# Unclear which statistical test to use, t test or z test?

I have a scenario where I have an A/B test of a webpage. I'm trying to figure out using statistical analysis if more people spent time (in minutes, which is a float) on page B (the new page), than page A (the old page).

I have formulated the below hypotheses:

Null Hypothesis: Time spent on the new page is equal to the time spent on the old page

Alternative Hypothesis: Time spent on the new page is greater than the time spent on the old page

The characteristics of my two samples (A and B) are:

• Both samples come from independent populations
• Both samples were randomly selected
• Both samples have the same number of values (50)
• The sample standard deviation can be calculated. I don't know the population standard deviation, and I don't know the size of the population.

I believe the statistical test to use is a two sample z test for comparing means. I am looking to compute in Python, and I know the Python statsmodels library has ztest, which can be imported as

from statsmodels.stats.weightstats import ztest


When I look at the statsmodels page (https://www.statsmodels.org/dev/generated/statsmodels.stats.weightstats.ztest.html). For reference, below are the parameters the documentation says ztest takes:

statsmodels.stats.weightstats.ztest(x1, x2=None, value=0, alternative='two-sided', usevar='pooled', ddof=1.0)


I'm unclear of the values that go in some of the parameters

1. Is x1 an array of all the appropriate values (in this case the time samples collected for the new page based on how my null and alternate hypotheses are written)?

2. Is x2 an array of all the appropriate values (in this case the time samples collected for the old page based on how my null and alternate hypotheses are written)?

3. What is value and how is it calculated? I read the documentation, and I was unclear.

I do know alternative will be "greater" based on how my alternative hypothesis is written.

Or since I don't explicitly know the standard deviation up front, would this be a 2 sample t test? Otherwise, I would need to look at the Python SciPy library.

In addition to what you say in your first set of 'bullets' I assume that both samples x1 and x2 are from (nearly) normal populations, with equal population variances.

Although some texts and online pages seem to muddle the decision whether to use a two-sample z test or a 2-sample t test, this decision is quite easy to make:

• if the common population variance $$\sigma^2 = \sigma_1^2 = \sigma_2^2$$ is known, then use a 2-sample z test. If $$\sigma^2$$ is unknown and estimated from the samples, then use a 2-sample t test.

• In addition, you may use a pooled 2-sample t test only if you know that the two populations have the same variance, as assumed above. If you do not know whether the two populations have the same variance, then use a Welch 2-sample t test (which does not assume equal variances).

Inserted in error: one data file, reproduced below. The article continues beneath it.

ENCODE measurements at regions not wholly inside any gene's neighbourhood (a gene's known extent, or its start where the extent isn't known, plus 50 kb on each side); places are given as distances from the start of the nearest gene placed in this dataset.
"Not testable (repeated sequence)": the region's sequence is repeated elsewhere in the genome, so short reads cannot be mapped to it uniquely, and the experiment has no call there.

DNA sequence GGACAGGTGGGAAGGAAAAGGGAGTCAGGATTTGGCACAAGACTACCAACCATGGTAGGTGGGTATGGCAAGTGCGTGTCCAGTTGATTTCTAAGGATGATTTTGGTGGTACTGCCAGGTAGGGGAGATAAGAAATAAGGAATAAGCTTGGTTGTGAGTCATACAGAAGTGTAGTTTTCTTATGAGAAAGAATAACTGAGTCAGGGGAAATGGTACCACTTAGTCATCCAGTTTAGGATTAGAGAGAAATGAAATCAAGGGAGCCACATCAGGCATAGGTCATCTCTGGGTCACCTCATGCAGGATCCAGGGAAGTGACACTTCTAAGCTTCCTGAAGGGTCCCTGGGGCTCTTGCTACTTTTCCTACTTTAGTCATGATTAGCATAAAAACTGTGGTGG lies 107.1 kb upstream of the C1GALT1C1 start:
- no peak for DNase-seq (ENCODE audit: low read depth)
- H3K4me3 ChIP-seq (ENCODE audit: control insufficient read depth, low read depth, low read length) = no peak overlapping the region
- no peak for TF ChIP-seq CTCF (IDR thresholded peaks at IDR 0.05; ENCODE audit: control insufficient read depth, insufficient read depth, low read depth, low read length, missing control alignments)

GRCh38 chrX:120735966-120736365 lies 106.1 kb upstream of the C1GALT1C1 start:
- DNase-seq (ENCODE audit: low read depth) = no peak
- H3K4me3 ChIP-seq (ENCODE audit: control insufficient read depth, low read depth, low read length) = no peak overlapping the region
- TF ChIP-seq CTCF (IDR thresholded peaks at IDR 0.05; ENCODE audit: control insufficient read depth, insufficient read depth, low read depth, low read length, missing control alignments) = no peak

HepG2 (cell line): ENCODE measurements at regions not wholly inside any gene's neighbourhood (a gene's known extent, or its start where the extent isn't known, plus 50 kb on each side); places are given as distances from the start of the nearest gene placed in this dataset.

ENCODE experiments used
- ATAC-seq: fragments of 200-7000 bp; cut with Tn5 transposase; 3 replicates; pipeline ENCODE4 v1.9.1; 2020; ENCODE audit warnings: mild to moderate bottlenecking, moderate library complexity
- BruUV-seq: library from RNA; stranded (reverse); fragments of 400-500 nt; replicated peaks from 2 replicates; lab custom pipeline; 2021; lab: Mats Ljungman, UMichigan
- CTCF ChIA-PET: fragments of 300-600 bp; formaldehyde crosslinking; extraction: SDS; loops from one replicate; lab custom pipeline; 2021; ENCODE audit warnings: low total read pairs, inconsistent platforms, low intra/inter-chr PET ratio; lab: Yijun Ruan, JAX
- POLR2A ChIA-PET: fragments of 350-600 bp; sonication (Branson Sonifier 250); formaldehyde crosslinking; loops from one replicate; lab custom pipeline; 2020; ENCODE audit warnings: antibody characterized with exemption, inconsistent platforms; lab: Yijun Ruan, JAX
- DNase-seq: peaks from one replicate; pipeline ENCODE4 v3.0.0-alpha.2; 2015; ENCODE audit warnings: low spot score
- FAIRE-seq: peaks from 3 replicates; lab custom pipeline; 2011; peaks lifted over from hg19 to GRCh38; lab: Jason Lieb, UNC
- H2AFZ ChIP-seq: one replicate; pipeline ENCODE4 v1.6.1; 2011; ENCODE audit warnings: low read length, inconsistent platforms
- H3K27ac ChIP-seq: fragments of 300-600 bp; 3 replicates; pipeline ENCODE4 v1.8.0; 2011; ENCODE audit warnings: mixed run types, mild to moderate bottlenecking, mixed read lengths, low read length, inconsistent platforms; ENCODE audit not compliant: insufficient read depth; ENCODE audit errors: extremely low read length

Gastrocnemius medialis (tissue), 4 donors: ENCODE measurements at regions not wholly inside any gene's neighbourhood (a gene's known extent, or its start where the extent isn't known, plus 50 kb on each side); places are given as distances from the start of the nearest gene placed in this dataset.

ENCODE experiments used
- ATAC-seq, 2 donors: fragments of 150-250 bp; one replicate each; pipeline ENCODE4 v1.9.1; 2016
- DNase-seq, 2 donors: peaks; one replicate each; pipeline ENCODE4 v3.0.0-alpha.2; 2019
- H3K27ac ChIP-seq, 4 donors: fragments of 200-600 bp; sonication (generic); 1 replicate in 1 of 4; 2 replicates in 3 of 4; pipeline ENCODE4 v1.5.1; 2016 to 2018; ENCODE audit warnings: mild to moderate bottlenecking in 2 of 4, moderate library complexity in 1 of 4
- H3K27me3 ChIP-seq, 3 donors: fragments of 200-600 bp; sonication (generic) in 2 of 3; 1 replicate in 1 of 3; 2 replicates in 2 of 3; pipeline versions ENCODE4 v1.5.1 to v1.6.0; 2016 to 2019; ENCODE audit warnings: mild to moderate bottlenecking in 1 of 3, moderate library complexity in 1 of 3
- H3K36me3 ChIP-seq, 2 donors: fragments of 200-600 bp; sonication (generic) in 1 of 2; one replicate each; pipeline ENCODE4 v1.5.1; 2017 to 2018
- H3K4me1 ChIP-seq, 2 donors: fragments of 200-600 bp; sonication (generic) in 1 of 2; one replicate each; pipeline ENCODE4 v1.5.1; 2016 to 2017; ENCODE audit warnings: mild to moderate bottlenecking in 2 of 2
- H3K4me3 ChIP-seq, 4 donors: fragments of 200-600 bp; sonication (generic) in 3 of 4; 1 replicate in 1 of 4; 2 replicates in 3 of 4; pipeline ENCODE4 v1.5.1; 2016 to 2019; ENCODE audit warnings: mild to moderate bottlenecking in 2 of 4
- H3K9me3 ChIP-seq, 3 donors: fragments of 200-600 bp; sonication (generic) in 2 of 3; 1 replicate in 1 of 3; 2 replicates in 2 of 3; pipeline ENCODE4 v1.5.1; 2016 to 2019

Here are fictitious samples x1 and x2 both of size $$n_1=n_2 = 50,$$ sampled using R, from populations with possibly different population means $$\mu_1, \mu_2$$ but with the same population variance $$\sigma^2.$$

Here are descriptions of the samples:

summary(x1); length(x1); sd(x1)
Min. 1st Qu.  Median    Mean 3rd Qu.    Max.
45.03   62.61   71.72   69.53   78.67   86.64
[1] 50         # sample size
[1] 10.97721   # sample SD

summary(x2); length(x2); sd(x2)
Min. 1st Qu.  Median    Mean 3rd Qu.    Max.
56.73   70.17   76.48   75.78   81.64  107.26
[1] 50
[1] 10.08054

stripchart(list(x1,x2), pch="|", ylim=c(.5,2.5))


The sample means are $$\bar X_1 = 69.53, \bar X_2 = 75.78$$ differ. The question is whether they are enough different (relative to sample sizes and variance) to be considered significantly different at the 5% level, in a statistical sense.

Here is output from a two-sample pooled t test in R: Because the P-value $$0.004 < 0.04 = 5\%$$ they are significantly different. [Note the parameter var.eq=T, to perform a pooled test. Unless otherwise stated, a two-tailed test of the null hypothesis that means are equal is performed.]

t.test(x1, x2, var.eq=T)

Two Sample t-test

data:  x1 and x2
t = -2.9663, df = 98, p-value = 0.003787
alternative hypothesis:
true difference in means is not equal to 0
95 percent confidence interval:
-10.434612  -2.069356
sample estimates:
mean of x mean of y
69.52867  75.78066


If we did not know that that population variances are equal, we would have done a Welch test, as below, which gives similar results for my fictitious data.

t.test(x1, x2)

Welch Two Sample t-test

data:  x1 and x2
t = -2.9663, df = 97.297, p-value = 0.003792
alternative hypothesis:
true difference in means is not equal to 0
95 percent confidence interval:
-10.434989  -2.068978
sample estimates:
mean of x mean of y
69.52867  75.78066


I hope you can figure out how to run pooled and Welch 2-sample t tests using Python. P-values should be almost exactly the same as my results from R.

Note: In an actual application one would not know the exact population parameters, but here is R code used to sample my fictitious data.

set.seed(1213)
x1 = rnorm(50, 70, 10)
x2 = rnorm(50, 75, 10)